After filling out an application for Men of Color at LeMons’ recommendation, Cothran met Sandifer—who then connected Cothran to Sheldon Smart, communications and speech instructor, who would become Cothran’s official mentor through the program. Each man played a key role in molding Cothran into who he is today.
 

Trezjon with mentors.

Tre’Zjon, center, with Men of Color mentors Sheldon Smart, left, and Steven LeMons, right.

“Mr. LeMons was someone I could come to and discuss personal matters with and ask for guidance,” Cothran explained. “We discussed life-changing events and he gave me advice about how not to be distracted during the difficult times throughout my life.
 
“Mr. Sandifer taught me the business side of growing into a man. He taught me to carry myself as a professional and how to properly dress and network. Mr. Smart allowed me to see my capabilities and that I could achieve my goals. He taught me to never be afraid of chasing my dreams.”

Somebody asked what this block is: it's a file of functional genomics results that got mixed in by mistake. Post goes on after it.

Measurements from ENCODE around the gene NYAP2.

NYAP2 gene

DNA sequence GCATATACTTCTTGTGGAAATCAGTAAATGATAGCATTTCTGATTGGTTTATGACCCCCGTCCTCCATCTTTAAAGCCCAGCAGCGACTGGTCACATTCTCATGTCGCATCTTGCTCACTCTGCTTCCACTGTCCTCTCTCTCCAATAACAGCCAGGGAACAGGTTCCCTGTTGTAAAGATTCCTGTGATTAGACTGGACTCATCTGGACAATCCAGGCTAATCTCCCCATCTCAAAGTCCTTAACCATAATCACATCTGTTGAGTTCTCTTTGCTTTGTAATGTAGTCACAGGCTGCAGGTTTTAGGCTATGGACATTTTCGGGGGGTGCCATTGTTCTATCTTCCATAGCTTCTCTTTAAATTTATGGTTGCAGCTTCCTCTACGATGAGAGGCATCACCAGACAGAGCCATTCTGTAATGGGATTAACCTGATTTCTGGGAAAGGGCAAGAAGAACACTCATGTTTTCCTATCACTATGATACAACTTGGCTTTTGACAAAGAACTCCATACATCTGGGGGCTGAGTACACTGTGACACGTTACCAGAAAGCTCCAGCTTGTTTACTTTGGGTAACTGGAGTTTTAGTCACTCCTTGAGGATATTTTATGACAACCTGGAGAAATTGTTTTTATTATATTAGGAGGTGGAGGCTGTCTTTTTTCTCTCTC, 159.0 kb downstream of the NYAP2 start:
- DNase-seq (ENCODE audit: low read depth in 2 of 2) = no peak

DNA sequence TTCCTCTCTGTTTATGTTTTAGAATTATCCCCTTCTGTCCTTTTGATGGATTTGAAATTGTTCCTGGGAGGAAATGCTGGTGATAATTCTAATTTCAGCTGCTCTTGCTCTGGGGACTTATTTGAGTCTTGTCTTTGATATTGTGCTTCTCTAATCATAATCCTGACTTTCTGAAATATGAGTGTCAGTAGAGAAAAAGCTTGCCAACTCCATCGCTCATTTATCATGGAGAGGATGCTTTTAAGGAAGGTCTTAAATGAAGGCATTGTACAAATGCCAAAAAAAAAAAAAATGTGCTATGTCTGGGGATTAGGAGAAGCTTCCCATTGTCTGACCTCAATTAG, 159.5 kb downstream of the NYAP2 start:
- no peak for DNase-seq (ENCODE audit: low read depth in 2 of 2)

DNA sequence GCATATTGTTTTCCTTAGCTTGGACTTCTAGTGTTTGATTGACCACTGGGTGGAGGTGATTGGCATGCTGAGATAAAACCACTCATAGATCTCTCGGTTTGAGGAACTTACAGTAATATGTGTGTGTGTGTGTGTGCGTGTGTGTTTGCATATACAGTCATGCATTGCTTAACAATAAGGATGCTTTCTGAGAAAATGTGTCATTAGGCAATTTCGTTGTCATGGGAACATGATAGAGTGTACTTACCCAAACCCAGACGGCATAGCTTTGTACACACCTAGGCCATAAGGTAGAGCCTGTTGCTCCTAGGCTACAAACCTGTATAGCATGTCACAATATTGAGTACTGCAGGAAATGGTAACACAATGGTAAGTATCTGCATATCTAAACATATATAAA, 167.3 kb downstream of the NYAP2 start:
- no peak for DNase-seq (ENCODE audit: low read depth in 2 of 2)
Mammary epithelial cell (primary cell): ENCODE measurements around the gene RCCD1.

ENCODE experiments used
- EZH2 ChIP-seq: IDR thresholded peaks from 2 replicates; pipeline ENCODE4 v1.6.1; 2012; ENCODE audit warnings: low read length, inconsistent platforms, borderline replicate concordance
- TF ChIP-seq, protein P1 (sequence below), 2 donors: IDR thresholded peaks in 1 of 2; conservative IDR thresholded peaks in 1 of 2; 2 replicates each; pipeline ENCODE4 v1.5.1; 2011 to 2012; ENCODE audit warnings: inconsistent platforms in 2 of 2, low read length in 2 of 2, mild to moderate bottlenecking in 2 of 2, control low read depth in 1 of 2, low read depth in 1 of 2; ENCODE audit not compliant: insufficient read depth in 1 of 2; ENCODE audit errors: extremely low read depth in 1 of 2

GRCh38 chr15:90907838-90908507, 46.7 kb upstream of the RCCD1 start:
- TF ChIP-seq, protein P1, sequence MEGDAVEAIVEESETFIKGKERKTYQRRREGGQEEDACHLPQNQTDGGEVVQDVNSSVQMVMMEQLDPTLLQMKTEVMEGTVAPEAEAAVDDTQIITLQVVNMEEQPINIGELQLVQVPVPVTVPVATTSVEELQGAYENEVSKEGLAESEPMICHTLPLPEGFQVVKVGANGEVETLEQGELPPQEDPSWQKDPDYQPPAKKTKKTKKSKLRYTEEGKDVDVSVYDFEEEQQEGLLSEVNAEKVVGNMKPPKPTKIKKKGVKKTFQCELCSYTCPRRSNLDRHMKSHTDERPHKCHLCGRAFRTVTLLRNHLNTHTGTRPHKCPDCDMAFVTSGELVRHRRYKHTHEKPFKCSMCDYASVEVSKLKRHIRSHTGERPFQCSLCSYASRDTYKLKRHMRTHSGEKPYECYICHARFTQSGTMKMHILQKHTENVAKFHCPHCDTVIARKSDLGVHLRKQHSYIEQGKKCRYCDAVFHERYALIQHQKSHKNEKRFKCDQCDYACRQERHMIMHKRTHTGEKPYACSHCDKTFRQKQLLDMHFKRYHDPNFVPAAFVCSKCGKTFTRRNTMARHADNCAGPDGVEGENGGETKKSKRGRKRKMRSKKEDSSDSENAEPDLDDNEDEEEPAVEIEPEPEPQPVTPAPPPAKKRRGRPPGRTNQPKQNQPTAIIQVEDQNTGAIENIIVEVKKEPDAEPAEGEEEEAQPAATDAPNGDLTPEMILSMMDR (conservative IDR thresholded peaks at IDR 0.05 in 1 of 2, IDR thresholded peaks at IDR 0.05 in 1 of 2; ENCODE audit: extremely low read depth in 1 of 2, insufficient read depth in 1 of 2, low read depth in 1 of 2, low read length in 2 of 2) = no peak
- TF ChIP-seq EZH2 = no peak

The three mentors became a network of support, guiding Cothran through three semesters at TCC. He attended Men of Color workshops and events and even became a student worker for the organization. With a new sense of confidence and vision for his future, he applied and was accepted to Texas Wesleyan.
 
“Tre’Zjon has overcome quite a lot,” said Smart. “He has come a long way from growing up in a rough neighborhood and being financially poor. What I also admire about him is that he always has a job. This guy is willing to work hard for what he wants. He really does work long hours to make sure his mom and siblings are okay, all while attending school.”
 
After finishing his bachelor’s degree this December, Cothran plans to go into criminal justice—beginning as a police officer.